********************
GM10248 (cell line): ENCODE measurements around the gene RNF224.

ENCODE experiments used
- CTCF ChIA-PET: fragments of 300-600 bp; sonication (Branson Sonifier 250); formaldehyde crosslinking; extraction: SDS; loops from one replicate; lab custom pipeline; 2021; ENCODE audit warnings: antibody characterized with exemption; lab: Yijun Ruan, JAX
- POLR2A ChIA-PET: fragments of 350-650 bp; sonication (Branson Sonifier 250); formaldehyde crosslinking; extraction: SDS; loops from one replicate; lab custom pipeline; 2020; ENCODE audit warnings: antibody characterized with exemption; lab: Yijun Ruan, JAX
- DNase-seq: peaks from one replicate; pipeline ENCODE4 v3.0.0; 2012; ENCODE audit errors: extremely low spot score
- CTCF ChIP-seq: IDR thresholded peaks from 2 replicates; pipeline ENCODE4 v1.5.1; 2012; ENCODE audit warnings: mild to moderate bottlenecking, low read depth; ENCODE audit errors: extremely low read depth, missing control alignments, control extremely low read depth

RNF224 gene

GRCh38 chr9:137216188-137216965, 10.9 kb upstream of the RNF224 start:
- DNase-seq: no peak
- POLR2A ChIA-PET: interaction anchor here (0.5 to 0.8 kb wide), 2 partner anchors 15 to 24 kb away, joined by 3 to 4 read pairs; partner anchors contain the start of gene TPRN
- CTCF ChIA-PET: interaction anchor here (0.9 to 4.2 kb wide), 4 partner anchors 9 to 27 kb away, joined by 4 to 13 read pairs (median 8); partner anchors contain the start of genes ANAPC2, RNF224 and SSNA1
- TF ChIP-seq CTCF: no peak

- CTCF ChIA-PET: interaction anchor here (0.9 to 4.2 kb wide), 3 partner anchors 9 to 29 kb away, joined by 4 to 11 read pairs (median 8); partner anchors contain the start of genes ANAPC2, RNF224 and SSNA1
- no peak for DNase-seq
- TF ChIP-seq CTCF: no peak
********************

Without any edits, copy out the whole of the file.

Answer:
GM10248 (cell line): ENCODE measurements around the gene RNF224.

ENCODE experiments used
- CTCF ChIA-PET: fragments of 300-600 bp; sonication (Branson Sonifier 250); formaldehyde crosslinking; extraction: SDS; loops from one replicate; lab custom pipeline; 2021; ENCODE audit warnings: antibody characterized with exemption; lab: Yijun Ruan, JAX
- POLR2A ChIA-PET: fragments of 350-650 bp; sonication (Branson Sonifier 250); formaldehyde crosslinking; extraction: SDS; loops from one replicate; lab custom pipeline; 2020; ENCODE audit warnings: antibody characterized with exemption; lab: Yijun Ruan, JAX
- DNase-seq: peaks from one replicate; pipeline ENCODE4 v3.0.0; 2012; ENCODE audit errors: extremely low spot score
- CTCF ChIP-seq: IDR thresholded peaks from 2 replicates; pipeline ENCODE4 v1.5.1; 2012; ENCODE audit warnings: mild to moderate bottlenecking, low read depth; ENCODE audit errors: extremely low read depth, missing control alignments, control extremely low read depth

RNF224 gene

GRCh38 chr9:137216188-137216965, 10.9 kb upstream of the RNF224 start:
- DNase-seq: no peak
- POLR2A ChIA-PET: interaction anchor here (0.5 to 0.8 kb wide), 2 partner anchors 15 to 24 kb away, joined by 3 to 4 read pairs; partner anchors contain the start of gene TPRN
- CTCF ChIA-PET: interaction anchor here (0.9 to 4.2 kb wide), 4 partner anchors 9 to 27 kb away, joined by 4 to 13 read pairs (median 8); partner anchors contain the start of genes ANAPC2, RNF224 and SSNA1
- TF ChIP-seq CTCF: no peak

- CTCF ChIA-PET: interaction anchor here (0.9 to 4.2 kb wide), 3 partner anchors 9 to 29 kb away, joined by 4 to 11 read pairs (median 8); partner anchors contain the start of genes ANAPC2, RNF224 and SSNA1
- no peak for DNase-seq
- TF ChIP-seq CTCF: no peak